Saturday, 26 May 2012

Cllr Graham Walker and education in Cornwall

Prominent Cornwall Councillor Graham Walker (St Austell) has resigned from the Liberal Democrats. He told reporters that he could no longer stomach Lib Dem MPs supporting Conservative policies in areas such as health and the economy.

I have a great deal of respect for Graham. We have both been members of the scrutiny committee at County Hall which deals with issues relevant to children, families and education.

I know he is a strong advocate for local schools, and a supporter of measures to improve the standard of education for one and all in our local communities.

I was therefore not surprised to see him slam the Coalition’s approach to education, which he rightly stated has severely harmed “the life opportunities of Cornish youngsters” because of a “whole raft of flawed legislation driven more by ideology, than good sense or any financial imperative.”

I commend him for his courage in making this public stand and I have to say that I fully agree with his comments.

He was right to criticize the Government for scrapping the Building Schools for the Future programme in July 2010, when Cornish schools lost over £70 million in promised funding.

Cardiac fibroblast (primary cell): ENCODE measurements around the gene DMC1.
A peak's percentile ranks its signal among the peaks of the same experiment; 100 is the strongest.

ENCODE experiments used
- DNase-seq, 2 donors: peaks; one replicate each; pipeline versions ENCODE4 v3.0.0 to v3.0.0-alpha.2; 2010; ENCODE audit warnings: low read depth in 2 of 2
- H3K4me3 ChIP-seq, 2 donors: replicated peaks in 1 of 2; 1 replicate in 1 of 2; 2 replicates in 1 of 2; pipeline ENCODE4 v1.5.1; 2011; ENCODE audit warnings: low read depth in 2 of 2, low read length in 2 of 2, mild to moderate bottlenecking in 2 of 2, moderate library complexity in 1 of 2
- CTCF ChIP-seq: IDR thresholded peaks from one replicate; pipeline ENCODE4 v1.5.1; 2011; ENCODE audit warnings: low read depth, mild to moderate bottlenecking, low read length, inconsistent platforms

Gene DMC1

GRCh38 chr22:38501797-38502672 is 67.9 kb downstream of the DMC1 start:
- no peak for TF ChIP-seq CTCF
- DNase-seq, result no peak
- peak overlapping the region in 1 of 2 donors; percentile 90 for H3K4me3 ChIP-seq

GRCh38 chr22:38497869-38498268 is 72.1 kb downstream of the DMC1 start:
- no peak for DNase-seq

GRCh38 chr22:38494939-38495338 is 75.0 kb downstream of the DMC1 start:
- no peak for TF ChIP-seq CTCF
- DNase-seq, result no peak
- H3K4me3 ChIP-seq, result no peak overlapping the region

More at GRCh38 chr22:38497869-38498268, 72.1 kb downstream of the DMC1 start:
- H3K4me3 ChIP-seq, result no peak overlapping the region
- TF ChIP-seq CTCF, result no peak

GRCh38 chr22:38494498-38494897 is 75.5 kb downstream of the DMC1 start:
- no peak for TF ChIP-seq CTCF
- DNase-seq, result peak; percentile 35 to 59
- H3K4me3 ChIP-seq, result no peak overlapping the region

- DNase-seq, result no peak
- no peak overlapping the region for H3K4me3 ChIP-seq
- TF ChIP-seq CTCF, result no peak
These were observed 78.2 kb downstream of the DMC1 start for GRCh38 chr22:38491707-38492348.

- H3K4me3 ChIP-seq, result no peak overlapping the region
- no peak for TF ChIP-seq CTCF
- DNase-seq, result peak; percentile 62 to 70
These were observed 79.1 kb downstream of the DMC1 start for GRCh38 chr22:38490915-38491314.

He was right to condemn both the end of the Educational Maintenance Allowance for teenagers and the trebling of tuition fees for university students, which have seen a drop in young people staying in further education and / or applying to university.

And he was right to blast the Government for its cynical and ideological determination to cajole existing schools to break away from local authority control, with promises of funding direct from central government and suggestions, however illusory, of greater levels of investment.

This fragmentation and break-up of the education system will lead to further inequalities and it will disadvantage thousands of ordinary families, creating a “two tier” education system.

Central government has also slashed its mainstream funding for improvements / new buildings in local authority maintained schools, even though there is a significant and growing pressure on schools throughout Cornwall.

The Education Secretary Michael Gove did however set up a Priority School Building Programme. And last week, the Government announced the names of the 261 schools which will benefit from this fund. Sadly, not one of these schools was located in Cornwall.

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